The Memory Weaver is a work of historic fiction based on the life of Eliza Spalding Warren. In it, Eliza tells us of her life starting at age fourteen when she was first approached by Mr. Warren, as she continues to call him even after marriage. And while this is partly the story of their marriage, it is primarily the story of how past traumatic events affect Eliza as she struggles to deal with the difficult men in her life and the hardships found in the Oregon Territory of the mid to late 1800s.
“My earliest memory is of laughter inside a waterfall of words.” (p.17)
At age ten, Eliza had been held as a hostage in the aftermath of what is sometimes called the Whitman Massacre. Memories of events before, during and after the massacre are incorporated throughout the novel as are entries from her mother’s journal.
“My memories weave a complex web.” (p.87)
What emerges is a tale of a survivor filled with guilt, longing for normalcy and the guidance of her mother. We see how her memories affect her behavior and decisions, and the difficulties others have in dealing with someone suffering from what we would now term Post Traumatic Stress.
“It’s about time you put those memories to rest, Eliza. Life goes on.” (p. 182)
Jane Kirkpatrick’s Eliza has a strong voice in that, from the beginning of the book, I could hear her as I read. The prose can be a bit formal feeling, and reads a bit like narrative non-fiction at times, all of which lend an authenticity to both Eliza’s story and the journal of the mother, Eliza Warren. Along with the strong narrative voice, I enjoyed how aspects of the imagined journal entries were mirrored in Eliza’s own thinking and circumstances.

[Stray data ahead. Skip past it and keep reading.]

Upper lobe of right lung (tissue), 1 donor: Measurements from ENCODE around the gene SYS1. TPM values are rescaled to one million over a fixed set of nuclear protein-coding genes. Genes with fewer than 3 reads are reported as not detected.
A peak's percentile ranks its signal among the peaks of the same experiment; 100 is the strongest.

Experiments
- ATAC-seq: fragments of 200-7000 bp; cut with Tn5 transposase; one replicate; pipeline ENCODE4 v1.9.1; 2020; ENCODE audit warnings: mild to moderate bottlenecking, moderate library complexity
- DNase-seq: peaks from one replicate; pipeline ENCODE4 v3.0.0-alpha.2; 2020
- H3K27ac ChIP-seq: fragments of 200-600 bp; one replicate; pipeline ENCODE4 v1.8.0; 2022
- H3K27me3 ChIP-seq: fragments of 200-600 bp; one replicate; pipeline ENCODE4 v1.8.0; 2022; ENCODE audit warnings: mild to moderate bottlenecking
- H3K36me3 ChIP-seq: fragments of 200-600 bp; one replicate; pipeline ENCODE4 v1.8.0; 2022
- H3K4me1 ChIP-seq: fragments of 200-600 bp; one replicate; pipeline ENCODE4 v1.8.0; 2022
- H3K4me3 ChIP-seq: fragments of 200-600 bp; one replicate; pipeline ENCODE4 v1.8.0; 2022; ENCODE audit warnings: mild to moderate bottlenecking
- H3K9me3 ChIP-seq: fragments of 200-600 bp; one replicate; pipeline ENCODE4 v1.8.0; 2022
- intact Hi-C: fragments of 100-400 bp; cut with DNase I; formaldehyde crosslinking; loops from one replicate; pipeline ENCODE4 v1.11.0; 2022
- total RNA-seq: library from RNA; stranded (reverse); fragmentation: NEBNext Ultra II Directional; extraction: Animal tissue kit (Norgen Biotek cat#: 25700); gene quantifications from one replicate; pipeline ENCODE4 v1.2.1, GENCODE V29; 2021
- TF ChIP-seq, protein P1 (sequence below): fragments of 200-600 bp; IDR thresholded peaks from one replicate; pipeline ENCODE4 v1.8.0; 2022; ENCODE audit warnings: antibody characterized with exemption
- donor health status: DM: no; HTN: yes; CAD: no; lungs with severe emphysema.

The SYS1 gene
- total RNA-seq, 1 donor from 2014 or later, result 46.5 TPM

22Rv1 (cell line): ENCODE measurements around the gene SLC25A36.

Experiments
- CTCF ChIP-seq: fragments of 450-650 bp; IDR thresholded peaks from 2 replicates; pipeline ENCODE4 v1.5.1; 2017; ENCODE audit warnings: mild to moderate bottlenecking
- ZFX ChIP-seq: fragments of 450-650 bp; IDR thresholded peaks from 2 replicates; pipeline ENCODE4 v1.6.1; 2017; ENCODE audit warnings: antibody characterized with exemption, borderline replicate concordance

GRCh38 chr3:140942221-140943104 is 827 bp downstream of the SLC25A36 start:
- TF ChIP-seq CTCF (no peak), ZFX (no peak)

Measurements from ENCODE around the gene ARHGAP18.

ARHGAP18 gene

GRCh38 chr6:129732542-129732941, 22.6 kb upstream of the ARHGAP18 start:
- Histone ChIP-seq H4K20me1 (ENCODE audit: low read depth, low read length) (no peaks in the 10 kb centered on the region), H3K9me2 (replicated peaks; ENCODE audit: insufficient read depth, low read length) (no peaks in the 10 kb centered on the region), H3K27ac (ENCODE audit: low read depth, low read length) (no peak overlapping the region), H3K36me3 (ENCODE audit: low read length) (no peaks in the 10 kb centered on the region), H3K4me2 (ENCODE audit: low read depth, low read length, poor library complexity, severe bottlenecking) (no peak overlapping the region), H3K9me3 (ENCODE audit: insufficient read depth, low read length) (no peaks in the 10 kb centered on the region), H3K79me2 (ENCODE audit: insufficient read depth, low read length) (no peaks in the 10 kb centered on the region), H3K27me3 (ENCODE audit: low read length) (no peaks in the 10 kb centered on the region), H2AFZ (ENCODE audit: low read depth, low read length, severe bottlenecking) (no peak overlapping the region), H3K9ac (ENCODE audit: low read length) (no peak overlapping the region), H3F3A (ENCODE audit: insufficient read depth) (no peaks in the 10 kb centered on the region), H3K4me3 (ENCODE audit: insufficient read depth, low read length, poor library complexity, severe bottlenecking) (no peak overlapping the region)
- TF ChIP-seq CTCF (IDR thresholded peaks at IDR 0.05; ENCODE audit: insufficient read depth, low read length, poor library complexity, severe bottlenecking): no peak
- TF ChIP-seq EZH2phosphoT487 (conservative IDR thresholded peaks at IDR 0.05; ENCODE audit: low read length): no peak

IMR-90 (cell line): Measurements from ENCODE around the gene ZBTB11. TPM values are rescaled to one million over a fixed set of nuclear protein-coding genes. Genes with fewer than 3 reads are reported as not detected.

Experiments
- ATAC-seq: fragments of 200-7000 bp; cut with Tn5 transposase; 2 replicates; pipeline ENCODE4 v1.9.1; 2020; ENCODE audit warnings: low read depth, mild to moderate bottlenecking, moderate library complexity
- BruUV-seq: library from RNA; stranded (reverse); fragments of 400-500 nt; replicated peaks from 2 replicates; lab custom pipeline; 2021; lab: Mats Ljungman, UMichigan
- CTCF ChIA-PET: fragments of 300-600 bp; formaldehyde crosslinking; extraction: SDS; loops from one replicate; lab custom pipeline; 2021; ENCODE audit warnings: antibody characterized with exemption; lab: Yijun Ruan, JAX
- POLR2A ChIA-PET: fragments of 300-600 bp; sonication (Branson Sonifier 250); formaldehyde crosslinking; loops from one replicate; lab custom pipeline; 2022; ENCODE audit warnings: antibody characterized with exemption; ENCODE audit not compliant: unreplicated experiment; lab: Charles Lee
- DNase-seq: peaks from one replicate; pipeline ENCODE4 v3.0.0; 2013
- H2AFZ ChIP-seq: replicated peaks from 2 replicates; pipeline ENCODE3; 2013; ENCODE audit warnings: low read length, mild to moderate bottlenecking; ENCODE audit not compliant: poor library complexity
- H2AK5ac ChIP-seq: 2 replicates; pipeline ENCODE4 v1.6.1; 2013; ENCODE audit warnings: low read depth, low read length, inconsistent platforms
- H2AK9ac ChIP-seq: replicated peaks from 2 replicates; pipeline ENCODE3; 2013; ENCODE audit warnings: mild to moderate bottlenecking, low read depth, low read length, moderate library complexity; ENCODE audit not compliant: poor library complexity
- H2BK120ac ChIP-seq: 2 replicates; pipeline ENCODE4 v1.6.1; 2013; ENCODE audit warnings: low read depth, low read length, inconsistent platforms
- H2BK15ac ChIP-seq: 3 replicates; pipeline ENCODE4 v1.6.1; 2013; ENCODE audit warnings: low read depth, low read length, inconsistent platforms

Another strong point is the sympathetic characterization of the Nimiipuu, in particular the converts that Eliza encounters again as an adult. At times there was a true sense of place, and at others there lacked adequate description to picture where the story was unfolding. This may be due to the first person narrative and the continual triggering of Eliza’s memories of the past. Most clearly described, in hindsight, are the locations of the Whitman and Spalding Missions and homes.
“What we remember is not always a true arrow. Memories fall short or range too far.” (p.306)
This is a gently paced novel, giving time for the explorations of memory and Eliza’s gradual journey toward coming to terms with her memories. It is a story of how memories can hold us back, how they can be altered by time and perception, and how they can also (as the author wrote when signing my copy) “nourish and transform.”
I approached reading this with a bit of trepidation. A friend had recommended it to me, unread, based solely on the author and premise. And while the premise did immediately capture my interest, instantly bringing up memories of visiting the site of the Whitman Mission, the author was an unknown. After reading the beginning of the book through NetGalley, my hesitancy was gone and I purchased a copy to continue reading during the author’s appearance at Powell’s Bookstore.
I greatly enjoyed The Memory Weaver [Revell, 2015] and found myself tearing up in the last two pages prior to the epilogue. I will definitely be reading more by Jane Kirkpatrick in the future. 5/5 stars and recommended for those who love history and historical fiction involving pioneers, survivors, strong women and hopeful endings.
This review refers to both a purchased paperback copy and a review ebook copy that was read courtesy of the publisher through NetGalley, in exchange for an honest review. Page numbers given with quotations refer to the paperback copy.